Rideshare Earnings

For Q3 2021, Gridwise, an app for rideshare and delivery drivers, found that rideshare drivers are earning around $22 per hour compared to $15 per hour for delivery drivers. 

According to the drivers The Rideshare Guy has surveyed, a majority of them work 10 hours a week and make around $200-$300/week.  Most full-time drivers are earning around $600-$800/week, but I know many drivers who routinely top out at $1,000/week (or more!) due to the many bonuses, guarantees and promotions that Uber offers to incentivize drivers to hit the road.

Keep in mind, with how much you use your vehicle, you’ll have depreciation and maintenance costs, as well as the cost of gas to take into consideration. 

Delivery earnings

Delivery drivers, according to the statistics from Gridwise above, earn around $15 per hour. However, keep in mind that delivery drivers typically have lower expenses since they typically drive less, have more flexible delivery options (like using an e-bike, bike, or even delivering on foot!), which would cut down on vehicle-related expenses. 

Keep in mind, earnings on non-grocery delivery jobs may vary from the chart above. Learn more about each platform’s earning potential in Best Food Delivery Service to Work For: 13 Apps Compared.

Customer Experience with Rideshare

As a rideshare driver, you’ll have first-hand experience with your customers. Some will want to talk, whereas others will want quiet. Do you have a personality that could chat all day while also recognizing that some passengers may want quiet?

As far as tipping goes, customers on rideshare services tend not to tip, or to tip lower compared to delivery. Even though tipping has been customary for taxis, it doesn’t seem to have translated over to rideshare. However, if your customer wants to tip, they can do so in the app, or with cash.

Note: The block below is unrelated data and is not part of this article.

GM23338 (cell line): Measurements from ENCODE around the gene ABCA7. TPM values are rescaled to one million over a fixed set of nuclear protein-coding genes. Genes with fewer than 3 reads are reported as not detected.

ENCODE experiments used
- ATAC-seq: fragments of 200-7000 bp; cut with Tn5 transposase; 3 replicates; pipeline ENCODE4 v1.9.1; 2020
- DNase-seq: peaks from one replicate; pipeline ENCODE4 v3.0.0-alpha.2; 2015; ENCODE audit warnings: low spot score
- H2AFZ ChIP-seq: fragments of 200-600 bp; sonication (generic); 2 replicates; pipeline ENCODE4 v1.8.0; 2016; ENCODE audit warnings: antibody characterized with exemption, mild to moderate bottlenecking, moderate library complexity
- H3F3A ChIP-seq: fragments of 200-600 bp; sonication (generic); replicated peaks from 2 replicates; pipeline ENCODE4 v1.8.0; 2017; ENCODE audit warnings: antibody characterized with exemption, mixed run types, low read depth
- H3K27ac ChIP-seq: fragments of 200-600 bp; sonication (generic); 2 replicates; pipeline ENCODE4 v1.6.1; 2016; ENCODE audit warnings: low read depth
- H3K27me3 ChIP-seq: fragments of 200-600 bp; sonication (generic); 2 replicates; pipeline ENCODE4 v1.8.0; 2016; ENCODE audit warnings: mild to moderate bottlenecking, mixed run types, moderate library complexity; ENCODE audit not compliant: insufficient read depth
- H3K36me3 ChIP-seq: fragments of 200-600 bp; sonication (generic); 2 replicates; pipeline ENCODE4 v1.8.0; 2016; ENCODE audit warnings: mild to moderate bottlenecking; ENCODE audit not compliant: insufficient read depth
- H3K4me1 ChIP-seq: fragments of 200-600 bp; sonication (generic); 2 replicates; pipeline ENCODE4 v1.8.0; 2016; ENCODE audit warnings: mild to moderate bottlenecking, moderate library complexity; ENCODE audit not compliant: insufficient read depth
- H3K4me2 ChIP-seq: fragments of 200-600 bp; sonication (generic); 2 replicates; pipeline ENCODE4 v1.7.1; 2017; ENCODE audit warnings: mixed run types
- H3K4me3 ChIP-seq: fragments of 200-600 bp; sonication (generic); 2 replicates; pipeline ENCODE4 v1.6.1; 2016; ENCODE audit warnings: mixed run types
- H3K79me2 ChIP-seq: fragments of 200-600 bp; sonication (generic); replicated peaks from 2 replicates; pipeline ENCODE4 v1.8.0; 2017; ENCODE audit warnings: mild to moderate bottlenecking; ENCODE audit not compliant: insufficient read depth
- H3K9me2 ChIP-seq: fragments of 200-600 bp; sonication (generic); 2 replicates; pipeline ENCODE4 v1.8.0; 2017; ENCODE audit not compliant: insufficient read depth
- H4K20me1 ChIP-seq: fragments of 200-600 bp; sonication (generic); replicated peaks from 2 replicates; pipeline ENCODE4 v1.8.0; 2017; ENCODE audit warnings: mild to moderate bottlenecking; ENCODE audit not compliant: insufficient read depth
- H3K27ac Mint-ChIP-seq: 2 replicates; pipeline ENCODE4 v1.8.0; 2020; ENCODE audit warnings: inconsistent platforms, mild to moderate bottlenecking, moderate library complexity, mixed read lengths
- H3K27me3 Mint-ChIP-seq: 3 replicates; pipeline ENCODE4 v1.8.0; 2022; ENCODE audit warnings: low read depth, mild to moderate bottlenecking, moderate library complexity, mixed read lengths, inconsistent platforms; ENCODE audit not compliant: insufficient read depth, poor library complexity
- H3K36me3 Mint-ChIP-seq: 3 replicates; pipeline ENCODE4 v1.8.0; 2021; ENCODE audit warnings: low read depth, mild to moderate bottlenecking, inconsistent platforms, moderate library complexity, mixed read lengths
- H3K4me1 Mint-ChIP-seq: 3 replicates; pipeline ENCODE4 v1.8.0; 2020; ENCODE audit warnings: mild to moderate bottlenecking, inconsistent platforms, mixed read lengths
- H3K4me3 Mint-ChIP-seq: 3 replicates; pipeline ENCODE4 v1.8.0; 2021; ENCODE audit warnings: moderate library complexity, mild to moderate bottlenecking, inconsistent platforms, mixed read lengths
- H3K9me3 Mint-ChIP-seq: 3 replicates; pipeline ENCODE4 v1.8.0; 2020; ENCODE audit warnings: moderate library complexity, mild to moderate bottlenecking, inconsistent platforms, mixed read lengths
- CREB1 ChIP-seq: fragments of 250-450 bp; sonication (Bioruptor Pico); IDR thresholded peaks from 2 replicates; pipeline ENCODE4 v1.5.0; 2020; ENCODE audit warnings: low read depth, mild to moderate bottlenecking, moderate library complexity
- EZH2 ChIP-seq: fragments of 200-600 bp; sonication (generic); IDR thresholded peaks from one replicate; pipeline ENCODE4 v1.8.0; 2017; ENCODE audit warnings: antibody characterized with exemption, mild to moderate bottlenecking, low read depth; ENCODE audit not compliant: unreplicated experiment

Customer Experience with Delivery

If all goes smoothly, you likely won’t have much if any direct contact with your customers on a delivery platform. You may need to check in with them if items are out of stock or if you need clearer instructions on how to find their apartment. 

However, for the most part, you’ll be picking up items and delivering them with minimal contact. This is especially true during the pandemic, as a lot of customers choose “leave at door” as an option for the deliveries to prevent unnecessary contact. 

As long as things go well with the order, it is likely you’ll receive a tip for your service. Many platforms will tell you upfront what the tip is or if a tip is included before you accept the request. This will help you determine what your earnings could be approximately. 


There are a few key differences between rideshare driving and delivery driving. One main one is the level of activity. 

With rideshare, you’ll be in your vehicle most of the time with limited options for getting out and stretching or walking. 

With delivery, you’ll be in and out of your vehicle at the restaurant or grocery store as well as when you make the drop-off. You may also not even need a car to deliver, instead using an e-bike, bike, or simply walking. It’s a much more mobile job than rideshare!

If you aren’t as comfortable dealing with strangers, you might want to steer clear of rideshare since you’d have strangers in your vehicle constantly. On the other hand, if shopping stresses you out, you might not want to consider grocery delivery. 

Which sounds more appealing to you? Will you give both rideshare and delivery driving a try?

Harry Campbell is a former Boeing Aerosapce Engineer and founder of, a blog, podcast and Youtube channel for ridehail drivers and other gig workers and author of, The Rideshare Guide. Over the years, Harry has covered the gig economy industry closely and talked to tens of thousands of drivers and gig workers about their experience on the road.